Biopharma Outsourcing Is Going Through Deal Bonanza in U.S.By and
M&A in the first half already tops annual volumes of 2007-15
More deals are likely in coming months: William Blair analyst
For the little-known companies doing the grunt work of drugmakers, it’s deal season.
Contract research organizations -- the science-for-hire firms that handle clinical trials, medical-lab testing and other services for pharmaceutical companies -- are all the talk of the health-care M&A world. The latest transaction was the $4.5 billion takeout of Parexel International Corp. on Tuesday. And analysts say there’s more to come.
After M&A spending quadrupled to $24 billion in 2016 in the U.S., deals so far this year total $13 billion in the contract industry -- more than the annual volumes of the 2007-2015 period, -- according to data combined by Bloomberg.
There are several reasons why companies that work in the background are now in the spotlight, according to KPMG, the audit and consulting company. Drugmakers are developing more treatments, creating demand for contract research organizations, or CROs. The outsourcing firms traditionally conduct clinical studies, find patients and organize the doctors and researchers in trials that can included thousands of patients in hundreds of locations. As the health-care system tries to squeeze efficiency out of a fractured approach, there’s an advantage for the CROs to get bigger.
“Are we done? Not at all,” said Paul Saias, a principal at KPMG who covers the life-sciences industry. “We are at the beginning of this process.”
KPMG estimates that 10 firms account for just over half of the $30 billion contract research industry. That number will narrow to five or six, Saias said. KPMG’s top 10 list already reflects past consolidation. It includes Quintiles IMS Holdings Inc., the product of a 2016 merger; Covance, bought by Laboratory Corp. of America Holdings in 2015; Parexel, which just agreed to be taken private this week; PRA Health Sciences Inc., and closely held WuXi Apptech from China.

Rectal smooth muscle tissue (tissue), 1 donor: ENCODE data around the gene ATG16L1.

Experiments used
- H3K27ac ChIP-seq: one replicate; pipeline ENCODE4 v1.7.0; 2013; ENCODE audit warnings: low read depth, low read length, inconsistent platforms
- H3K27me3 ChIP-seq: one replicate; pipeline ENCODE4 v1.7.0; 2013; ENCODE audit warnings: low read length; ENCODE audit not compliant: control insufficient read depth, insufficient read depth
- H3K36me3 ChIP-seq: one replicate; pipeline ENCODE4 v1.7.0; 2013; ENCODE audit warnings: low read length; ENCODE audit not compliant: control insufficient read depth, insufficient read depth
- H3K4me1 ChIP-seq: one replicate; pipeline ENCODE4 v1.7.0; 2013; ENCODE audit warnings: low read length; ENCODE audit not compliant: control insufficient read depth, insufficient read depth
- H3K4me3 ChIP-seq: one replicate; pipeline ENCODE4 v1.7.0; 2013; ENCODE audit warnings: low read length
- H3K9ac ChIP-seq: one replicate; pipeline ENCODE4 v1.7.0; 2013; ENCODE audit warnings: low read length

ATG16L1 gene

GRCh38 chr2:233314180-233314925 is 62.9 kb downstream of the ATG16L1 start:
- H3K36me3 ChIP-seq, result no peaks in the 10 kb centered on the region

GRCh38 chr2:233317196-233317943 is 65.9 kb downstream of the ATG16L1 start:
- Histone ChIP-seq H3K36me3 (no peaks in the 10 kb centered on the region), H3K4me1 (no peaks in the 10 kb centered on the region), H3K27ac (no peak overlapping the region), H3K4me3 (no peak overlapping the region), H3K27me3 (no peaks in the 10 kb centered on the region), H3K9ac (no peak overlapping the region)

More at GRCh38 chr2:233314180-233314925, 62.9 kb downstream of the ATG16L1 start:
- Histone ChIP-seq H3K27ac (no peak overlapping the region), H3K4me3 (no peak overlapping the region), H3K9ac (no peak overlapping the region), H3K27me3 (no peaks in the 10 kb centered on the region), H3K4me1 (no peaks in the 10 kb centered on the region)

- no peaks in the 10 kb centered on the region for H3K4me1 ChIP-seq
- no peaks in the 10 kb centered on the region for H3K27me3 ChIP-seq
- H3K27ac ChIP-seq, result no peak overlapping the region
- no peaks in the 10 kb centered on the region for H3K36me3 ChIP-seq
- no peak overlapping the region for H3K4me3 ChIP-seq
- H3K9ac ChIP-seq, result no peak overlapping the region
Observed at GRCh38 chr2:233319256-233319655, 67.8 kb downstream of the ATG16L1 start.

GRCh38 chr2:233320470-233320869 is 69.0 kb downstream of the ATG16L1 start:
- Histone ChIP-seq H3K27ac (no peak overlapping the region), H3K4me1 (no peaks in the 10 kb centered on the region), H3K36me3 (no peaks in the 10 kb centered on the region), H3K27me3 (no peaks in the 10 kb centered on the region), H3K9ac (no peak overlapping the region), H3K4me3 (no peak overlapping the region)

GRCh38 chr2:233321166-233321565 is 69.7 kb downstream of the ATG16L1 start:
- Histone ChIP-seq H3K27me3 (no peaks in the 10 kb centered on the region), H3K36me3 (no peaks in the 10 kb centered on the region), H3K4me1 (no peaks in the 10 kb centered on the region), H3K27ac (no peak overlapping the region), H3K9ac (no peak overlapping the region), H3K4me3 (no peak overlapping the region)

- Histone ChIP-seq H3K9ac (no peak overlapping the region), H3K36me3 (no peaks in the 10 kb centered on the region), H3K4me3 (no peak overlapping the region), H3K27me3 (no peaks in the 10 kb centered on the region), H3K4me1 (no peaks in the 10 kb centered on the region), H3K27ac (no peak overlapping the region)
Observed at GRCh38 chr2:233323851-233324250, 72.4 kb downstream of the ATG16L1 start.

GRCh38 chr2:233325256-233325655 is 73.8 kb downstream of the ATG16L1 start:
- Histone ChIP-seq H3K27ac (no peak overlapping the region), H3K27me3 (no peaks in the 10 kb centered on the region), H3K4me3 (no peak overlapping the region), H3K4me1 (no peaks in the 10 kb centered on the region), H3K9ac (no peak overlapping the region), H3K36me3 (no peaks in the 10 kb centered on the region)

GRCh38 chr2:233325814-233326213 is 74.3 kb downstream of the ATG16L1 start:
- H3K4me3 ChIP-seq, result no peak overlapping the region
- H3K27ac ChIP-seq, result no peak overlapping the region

Outsourcing firms fighting one another for their big clients’ research money have expanded their offerings. They now not only run trials, but also manage data, provide consulting to sales people and assess how to make treatments cost-effective. More often than not, they’re buying that new expertise.
“All parts of the market are getting more competitive, and these deals -- the real strategic consolidation -- is being sparked by the competition,” said Tim Evans, an industry analyst at Wells Fargo & Co. “If a big pharma company is going to select you for a preferred vendor in their list of three or four providers, then they want you to have a full suite of offerings.”
IMS Health’s purchase of Quintiles a year ago was an example of expanding beyond the standard CRO model, with a focus on access to data and services that allow the combined entity to offer new products. Drugmakers are under pressure to cut expenses, and service providers can help thanks to a wealth of information obtained during drug development.
A more recent deal -- INC Research Holdings Inc.’s purchase of InVentiv Health Inc. for $4.6 billion, announced last month -- underscored the role of private equity firms in the blossoming market. The deal provided a staged exit for InVentiv’s part-owner, Thomas H. Lee Partners LP, giving the PE firm a net return of more than 300 percent on its original investment, according to a person familiar with the matter.
Some of the biggest companies in the contract industry are still looking for sizable deals: Parexel said the bidding process for the company was “very competitive.” According to the Wall Street Journal, both Laboratory Corp. of America and Icon Plc -- which is also in KPMG’s top 10 CROs list -- were involved.
And there are likely more acquisitions on the horizon, according to John Kreger, an analyst with William Blair & Co.
“We would not be surprised to see further deals in the coming months,” Kreger wrote in a note to clients. “The imperative to drive greater efficiency in drug development, which in turn could perhaps lower drug pricing over time, is the primary driver of the added deal volume.”